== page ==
eso-, es-, eis-

(Greek: inward, into; within)

esophageal manometry (s) (noun), esophageal manometries (pl)
The measurement of intraesophageal pressures at one or more sites by intraluminal pressure-sensitive instruments.

Esophageal manometry is done to measure muscle pressure and movements in the esophagus in the evaluation of achalasia.

esophageal, esophagal, esophagean
Relating to or belonging to the esophagus.
esophagectasia, esophagectasis, esophagoectasis
Enlargement or dilation of the esophagus.
Dilation or an abnormal expansion of the esophagus, the tube connecting the throat to the stomach.
A surgical operation to remove a portion of the esophagus (the tube that connects the pharynx, or throat, with the stomach).

The esophagus lies between the trachea (windpipe) and the spine.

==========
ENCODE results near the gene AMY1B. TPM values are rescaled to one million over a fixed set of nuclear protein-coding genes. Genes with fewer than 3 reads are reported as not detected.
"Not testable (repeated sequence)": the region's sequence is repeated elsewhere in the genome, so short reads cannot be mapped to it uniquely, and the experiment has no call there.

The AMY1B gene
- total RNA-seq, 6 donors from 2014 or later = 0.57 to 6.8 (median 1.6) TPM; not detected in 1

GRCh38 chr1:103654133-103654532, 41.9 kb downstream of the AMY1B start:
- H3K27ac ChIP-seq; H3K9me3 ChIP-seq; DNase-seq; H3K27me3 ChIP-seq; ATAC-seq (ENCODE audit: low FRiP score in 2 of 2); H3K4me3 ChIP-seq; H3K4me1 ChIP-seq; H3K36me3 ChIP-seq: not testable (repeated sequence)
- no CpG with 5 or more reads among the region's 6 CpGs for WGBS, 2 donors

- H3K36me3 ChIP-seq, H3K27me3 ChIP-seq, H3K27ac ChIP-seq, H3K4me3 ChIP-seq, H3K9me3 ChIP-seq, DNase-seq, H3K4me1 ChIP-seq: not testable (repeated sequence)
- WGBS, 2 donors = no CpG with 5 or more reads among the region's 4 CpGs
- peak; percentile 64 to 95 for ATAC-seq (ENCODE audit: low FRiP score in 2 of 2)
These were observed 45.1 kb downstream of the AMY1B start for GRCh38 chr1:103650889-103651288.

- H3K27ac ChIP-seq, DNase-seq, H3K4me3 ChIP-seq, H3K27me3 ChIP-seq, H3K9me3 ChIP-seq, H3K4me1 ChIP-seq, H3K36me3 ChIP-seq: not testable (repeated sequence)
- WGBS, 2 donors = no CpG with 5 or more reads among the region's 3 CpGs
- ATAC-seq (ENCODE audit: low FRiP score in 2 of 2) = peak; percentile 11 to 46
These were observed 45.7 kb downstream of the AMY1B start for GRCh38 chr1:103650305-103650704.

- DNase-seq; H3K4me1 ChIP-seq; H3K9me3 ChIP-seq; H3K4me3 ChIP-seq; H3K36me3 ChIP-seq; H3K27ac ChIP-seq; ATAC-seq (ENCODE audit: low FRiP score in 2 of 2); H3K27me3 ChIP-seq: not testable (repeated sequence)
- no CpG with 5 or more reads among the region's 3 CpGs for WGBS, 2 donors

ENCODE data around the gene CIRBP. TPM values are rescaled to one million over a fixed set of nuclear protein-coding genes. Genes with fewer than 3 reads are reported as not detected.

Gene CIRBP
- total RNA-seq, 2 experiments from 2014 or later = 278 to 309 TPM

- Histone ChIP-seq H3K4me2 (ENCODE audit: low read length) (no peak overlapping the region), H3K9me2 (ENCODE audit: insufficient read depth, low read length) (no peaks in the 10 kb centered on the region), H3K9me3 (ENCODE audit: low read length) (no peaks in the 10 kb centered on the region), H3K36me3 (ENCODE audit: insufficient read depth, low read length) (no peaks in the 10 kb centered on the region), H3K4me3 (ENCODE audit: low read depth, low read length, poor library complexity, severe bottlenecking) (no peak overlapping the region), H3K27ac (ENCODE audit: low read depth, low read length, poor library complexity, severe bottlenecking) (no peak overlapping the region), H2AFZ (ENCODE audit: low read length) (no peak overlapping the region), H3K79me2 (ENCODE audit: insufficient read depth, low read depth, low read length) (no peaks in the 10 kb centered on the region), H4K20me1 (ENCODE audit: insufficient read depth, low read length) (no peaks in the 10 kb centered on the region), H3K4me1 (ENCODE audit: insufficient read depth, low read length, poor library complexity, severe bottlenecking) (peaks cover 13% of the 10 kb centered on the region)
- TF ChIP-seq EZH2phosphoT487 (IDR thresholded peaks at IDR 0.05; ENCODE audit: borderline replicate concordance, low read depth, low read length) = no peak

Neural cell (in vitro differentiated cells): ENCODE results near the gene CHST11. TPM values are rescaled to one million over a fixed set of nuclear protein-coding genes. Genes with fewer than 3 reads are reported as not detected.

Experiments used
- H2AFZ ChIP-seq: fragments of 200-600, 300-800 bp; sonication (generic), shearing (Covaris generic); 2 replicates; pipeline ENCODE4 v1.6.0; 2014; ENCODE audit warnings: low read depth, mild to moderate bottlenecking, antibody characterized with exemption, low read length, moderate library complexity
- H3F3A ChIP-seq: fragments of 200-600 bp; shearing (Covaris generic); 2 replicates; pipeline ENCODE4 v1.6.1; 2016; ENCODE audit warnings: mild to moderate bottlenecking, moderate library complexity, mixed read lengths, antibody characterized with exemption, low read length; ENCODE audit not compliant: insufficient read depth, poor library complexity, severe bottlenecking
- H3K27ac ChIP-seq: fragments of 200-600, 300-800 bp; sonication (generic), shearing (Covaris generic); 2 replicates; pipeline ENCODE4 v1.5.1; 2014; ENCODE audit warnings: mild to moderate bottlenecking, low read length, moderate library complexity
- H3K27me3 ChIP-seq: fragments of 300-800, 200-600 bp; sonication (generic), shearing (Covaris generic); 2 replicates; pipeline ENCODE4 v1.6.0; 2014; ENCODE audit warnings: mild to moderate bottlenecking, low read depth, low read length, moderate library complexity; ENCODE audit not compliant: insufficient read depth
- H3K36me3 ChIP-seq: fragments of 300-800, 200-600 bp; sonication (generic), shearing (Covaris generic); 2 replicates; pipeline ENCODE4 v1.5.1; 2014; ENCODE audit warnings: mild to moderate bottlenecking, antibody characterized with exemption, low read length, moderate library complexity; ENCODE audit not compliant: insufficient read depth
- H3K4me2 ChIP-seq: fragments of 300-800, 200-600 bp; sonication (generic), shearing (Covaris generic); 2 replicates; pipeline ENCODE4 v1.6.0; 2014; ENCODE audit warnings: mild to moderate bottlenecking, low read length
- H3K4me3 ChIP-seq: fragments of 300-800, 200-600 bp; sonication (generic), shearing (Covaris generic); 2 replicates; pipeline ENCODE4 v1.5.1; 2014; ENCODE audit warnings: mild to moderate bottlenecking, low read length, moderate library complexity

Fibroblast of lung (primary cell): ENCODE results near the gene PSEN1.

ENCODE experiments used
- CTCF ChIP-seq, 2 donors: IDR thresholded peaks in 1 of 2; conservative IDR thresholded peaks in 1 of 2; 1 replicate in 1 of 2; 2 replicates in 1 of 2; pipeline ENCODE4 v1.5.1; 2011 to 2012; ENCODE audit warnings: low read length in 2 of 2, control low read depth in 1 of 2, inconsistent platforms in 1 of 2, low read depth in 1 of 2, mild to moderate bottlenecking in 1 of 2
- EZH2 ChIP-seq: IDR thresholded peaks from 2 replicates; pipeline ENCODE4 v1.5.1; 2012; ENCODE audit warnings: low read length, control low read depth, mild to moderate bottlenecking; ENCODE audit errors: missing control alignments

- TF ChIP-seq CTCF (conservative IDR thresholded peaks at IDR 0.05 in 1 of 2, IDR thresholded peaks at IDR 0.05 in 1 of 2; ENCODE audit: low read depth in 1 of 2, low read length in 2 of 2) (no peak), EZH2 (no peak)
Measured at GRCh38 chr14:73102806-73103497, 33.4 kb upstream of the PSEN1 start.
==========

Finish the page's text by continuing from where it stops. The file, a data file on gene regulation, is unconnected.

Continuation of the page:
esophagism, dysphagia nervosa, nervous dysphagia
Esophageal spasm causing dysphagia.
Inflammation of the esophagus or the soft tube-like portion of the digestive tract connecting the pharynx with the stomach which is often caused by gastroesophageal reflux.
A revisional procedure of the esophagus and cardiac end of the stomach.
Protrusion of the mucous membrane of the esophagus through a tear (hernia) in the muscular coat.
Surgical creation of a new connection between the esophagus and the stomach by interposition of a segment of the colon.
Excision, or the surgical removal, of a portion of the esophagus and its replacement by a segment of the colon.
Surgical anastomosis (surgical connection) between the esophagus and the duodenum.
esophagodynia (s) (noun) (no pl)
Suffering in the esophagus (musculomembranous passage extending from the pharynx to the stomach): Vomiting, a medication, an infection, or an allergy can cause esophagodynia.
The surgical formation of a direct communication between the esophagus and the small intestine after total gastrectomy.
The surgical fixation of the esophagus to the fundus (bottom or base) of the stomach.

It is often performed to prevent reflux of the gastric contents into the esophagus.